9/13/2016 | 1 MINUTE READ

Viridis3D Robotic 3D Printing System Enables Continuous Production

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The robot-driven 3D printing system accommodates variable part sizes for sand molds and cores.

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Viridis3D’s RAM123 enables 3D printing for sand molds and cores. The system consists of a Palmer 400-lb hopper and P-12 feeder, an ABB Robotics robot with a 28"-wide sand printing head, and conveyors that serve as the build surface. It is said to have a short setup time and lower operating costs while enabling continuous part production. 

The video above illustrates how the system works. The print head collects bulk sand from a feeder and then spreads it evenly across the build area. The head moves with a windshield wiper-like motion, depositing sand and then leveling it on the reverse stroke while a binder is metered onto the struck surface to build the part.

After the build is complete, a conveyor carries the finished part out of the way and the next job can be started immediately. According to the company, building parts on the conveyor enables a steady flow of different parts from one production line, with no hard tooling to change. The system is controlled via ViriPrint desktop software.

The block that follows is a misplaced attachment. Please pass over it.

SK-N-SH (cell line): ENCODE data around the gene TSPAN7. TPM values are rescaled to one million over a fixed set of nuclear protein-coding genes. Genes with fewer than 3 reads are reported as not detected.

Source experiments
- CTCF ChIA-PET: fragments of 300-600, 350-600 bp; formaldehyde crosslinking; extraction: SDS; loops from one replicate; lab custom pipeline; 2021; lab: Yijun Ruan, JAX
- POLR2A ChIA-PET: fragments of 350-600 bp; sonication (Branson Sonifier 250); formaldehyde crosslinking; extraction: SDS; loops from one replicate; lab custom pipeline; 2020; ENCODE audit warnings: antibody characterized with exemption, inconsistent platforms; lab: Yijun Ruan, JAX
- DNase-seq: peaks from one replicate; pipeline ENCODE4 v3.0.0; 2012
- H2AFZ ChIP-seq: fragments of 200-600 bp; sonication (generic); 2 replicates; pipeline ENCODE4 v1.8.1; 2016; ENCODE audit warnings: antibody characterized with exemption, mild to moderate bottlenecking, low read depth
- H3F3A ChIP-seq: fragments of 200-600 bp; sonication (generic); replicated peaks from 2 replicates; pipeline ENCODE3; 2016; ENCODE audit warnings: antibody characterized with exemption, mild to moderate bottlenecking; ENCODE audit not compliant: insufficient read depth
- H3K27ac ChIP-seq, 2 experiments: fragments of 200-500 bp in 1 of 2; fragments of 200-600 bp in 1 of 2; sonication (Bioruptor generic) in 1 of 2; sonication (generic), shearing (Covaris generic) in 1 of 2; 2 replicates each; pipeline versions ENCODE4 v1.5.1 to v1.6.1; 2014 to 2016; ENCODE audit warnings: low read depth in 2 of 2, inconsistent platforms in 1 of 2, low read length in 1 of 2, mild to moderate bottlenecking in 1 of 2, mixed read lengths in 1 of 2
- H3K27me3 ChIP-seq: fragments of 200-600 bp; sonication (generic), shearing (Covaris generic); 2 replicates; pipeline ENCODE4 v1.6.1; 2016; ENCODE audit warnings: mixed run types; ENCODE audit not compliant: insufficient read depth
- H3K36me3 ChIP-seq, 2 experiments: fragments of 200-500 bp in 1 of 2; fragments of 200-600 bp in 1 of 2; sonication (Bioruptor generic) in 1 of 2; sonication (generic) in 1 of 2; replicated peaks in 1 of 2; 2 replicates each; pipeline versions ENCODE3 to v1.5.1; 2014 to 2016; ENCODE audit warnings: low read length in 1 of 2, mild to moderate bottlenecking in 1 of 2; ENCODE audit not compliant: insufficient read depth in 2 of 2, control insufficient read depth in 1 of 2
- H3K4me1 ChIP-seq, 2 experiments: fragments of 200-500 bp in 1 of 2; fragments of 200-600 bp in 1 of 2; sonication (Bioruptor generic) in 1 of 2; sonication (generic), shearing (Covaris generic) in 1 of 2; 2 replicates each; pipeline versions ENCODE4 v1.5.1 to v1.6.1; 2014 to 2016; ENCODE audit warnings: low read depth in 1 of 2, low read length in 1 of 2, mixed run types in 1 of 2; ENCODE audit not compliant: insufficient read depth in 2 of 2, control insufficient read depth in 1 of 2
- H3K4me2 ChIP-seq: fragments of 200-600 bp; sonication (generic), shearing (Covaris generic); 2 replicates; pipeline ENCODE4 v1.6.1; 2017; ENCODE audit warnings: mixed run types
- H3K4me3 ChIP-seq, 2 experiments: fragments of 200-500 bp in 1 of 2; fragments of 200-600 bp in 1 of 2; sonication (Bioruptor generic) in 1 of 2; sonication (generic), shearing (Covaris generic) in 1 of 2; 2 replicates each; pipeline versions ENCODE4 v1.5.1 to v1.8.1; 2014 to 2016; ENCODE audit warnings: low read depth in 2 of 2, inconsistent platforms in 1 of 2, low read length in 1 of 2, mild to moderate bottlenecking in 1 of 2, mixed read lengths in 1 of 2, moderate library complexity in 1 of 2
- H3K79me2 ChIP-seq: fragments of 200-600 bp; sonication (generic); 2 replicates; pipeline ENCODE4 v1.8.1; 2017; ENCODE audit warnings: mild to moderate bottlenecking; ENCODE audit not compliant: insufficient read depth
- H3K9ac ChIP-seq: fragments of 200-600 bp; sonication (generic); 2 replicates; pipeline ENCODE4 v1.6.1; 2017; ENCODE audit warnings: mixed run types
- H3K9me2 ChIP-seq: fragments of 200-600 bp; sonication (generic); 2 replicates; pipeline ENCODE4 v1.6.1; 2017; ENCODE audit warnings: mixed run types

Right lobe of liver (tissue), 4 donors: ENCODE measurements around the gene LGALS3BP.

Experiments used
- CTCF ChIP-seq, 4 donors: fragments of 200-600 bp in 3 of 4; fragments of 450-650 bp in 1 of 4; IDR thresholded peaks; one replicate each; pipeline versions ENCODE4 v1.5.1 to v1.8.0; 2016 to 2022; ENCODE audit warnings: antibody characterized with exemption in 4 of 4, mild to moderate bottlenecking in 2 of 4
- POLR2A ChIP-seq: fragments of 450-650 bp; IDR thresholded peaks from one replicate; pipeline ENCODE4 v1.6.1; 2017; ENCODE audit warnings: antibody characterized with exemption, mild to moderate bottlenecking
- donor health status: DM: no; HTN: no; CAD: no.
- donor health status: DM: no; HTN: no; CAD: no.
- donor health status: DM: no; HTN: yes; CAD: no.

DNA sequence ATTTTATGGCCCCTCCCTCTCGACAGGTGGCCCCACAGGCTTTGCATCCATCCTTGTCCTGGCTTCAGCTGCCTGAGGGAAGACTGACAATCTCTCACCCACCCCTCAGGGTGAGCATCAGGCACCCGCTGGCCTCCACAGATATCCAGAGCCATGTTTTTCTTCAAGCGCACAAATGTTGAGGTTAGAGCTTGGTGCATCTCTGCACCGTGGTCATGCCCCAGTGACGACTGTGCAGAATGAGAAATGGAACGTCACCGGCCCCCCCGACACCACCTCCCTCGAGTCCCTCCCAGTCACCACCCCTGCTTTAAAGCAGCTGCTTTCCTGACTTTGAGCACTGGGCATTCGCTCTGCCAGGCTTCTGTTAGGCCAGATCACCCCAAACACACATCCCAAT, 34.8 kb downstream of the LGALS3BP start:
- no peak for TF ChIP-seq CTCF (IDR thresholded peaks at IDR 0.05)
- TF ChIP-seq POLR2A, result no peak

The RAM123 system can build parts as large as 24" × 36" × 12" with no need for a build box, enabling variable part sizes. Print resolution is 100 dpi and layer thickness ranges between 200 and 500 microns.

The printer is compatible with standard foundry sands and resins, and only handles the amount of sand necessary for each build, speeding up the process and minimizing material consumption. Excess material is recycled back into the printer for re-use. Optional upgrades include a bulk sand refilling system and a sand-sifting station, both from Palmer. 

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